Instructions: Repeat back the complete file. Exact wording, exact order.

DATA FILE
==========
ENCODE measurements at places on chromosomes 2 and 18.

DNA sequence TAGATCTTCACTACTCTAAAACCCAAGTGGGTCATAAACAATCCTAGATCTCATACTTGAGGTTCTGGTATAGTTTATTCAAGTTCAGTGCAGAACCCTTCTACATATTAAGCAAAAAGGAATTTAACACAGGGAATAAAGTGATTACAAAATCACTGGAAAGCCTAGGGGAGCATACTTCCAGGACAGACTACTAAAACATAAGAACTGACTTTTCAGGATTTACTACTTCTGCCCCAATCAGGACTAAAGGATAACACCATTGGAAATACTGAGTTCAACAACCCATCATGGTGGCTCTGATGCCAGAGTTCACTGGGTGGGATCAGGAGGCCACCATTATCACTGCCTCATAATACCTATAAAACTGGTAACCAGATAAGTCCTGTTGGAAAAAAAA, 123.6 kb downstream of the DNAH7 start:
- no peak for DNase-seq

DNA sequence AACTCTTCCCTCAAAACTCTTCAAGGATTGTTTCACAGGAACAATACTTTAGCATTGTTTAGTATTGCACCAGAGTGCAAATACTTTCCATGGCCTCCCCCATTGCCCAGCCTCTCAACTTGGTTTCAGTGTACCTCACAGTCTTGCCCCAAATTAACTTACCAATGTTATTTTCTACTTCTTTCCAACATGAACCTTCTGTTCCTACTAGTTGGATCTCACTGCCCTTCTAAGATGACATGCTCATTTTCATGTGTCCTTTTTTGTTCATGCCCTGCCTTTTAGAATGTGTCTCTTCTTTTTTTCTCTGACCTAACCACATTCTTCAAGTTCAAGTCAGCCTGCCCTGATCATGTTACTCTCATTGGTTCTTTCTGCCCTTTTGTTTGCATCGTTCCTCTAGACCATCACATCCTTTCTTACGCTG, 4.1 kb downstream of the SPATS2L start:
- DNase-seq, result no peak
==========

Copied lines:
ENCODE measurements at places on chromosomes 2 and 18.

DNA sequence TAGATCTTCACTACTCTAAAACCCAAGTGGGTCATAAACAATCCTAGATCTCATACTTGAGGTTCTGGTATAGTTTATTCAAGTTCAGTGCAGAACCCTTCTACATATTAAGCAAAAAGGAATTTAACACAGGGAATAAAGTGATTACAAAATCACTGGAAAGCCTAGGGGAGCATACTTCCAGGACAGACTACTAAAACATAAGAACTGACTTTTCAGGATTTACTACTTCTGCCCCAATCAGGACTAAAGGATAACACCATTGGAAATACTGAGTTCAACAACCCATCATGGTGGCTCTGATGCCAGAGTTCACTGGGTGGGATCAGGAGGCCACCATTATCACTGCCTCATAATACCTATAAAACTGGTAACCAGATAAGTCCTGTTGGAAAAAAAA, 123.6 kb downstream of the DNAH7 start:
- no peak for DNase-seq

DNA sequence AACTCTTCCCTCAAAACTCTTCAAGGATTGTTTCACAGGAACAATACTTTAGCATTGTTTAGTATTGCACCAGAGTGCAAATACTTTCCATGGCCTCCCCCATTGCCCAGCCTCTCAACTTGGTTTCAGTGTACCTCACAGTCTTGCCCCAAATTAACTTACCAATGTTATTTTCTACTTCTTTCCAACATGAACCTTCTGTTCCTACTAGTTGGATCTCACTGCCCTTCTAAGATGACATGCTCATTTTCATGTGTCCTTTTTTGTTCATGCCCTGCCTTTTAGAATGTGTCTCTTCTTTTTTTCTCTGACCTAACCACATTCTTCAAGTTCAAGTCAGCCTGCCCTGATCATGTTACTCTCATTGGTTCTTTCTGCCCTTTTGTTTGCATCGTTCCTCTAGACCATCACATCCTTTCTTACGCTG, 4.1 kb downstream of the SPATS2L start:
- DNase-seq, result no peak